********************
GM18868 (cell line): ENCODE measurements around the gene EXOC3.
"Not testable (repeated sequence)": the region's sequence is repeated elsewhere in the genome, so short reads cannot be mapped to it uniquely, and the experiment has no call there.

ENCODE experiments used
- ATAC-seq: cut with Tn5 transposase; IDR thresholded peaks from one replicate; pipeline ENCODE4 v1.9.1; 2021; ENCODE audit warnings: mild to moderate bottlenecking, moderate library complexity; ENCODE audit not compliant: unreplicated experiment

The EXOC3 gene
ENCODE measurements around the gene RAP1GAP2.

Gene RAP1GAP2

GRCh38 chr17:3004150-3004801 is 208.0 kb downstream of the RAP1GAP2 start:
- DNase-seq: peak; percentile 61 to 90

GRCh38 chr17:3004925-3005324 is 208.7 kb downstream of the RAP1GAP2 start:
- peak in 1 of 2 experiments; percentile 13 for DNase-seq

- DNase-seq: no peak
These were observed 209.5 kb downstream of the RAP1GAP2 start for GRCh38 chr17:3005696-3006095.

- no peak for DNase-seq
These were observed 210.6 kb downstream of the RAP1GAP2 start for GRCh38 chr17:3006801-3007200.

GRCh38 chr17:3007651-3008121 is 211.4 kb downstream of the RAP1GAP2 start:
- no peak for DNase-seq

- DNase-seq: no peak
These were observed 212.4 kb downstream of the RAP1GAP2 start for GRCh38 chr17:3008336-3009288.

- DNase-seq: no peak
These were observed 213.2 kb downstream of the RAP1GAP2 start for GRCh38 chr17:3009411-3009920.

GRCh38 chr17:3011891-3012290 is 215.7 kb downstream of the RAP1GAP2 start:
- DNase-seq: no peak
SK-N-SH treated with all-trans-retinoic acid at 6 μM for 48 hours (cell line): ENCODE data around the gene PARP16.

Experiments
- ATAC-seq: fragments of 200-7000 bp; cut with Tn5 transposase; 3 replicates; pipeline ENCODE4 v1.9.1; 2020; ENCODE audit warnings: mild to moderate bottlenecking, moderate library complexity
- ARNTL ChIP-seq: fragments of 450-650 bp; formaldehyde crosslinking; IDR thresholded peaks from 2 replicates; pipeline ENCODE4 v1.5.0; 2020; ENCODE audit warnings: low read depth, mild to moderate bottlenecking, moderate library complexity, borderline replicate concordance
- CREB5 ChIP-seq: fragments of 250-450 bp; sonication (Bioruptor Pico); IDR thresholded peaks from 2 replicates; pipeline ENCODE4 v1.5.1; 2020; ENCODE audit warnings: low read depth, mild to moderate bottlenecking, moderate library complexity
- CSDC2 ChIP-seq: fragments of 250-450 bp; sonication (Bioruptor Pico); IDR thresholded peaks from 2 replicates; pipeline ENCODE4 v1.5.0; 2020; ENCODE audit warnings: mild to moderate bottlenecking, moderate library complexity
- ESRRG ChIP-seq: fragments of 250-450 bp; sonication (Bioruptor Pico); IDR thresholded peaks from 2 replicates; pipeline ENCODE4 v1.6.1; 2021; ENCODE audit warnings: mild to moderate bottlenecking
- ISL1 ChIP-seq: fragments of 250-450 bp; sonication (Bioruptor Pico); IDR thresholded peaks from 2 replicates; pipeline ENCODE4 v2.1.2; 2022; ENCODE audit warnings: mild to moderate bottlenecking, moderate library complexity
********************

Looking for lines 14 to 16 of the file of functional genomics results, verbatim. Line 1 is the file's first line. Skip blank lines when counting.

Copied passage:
- no peak for DNase-seq
These were observed 210.6 kb downstream of the RAP1GAP2 start for GRCh38 chr17:3006801-3007200.

GRCh38 chr17:3007651-3008121 is 211.4 kb downstream of the RAP1GAP2 start: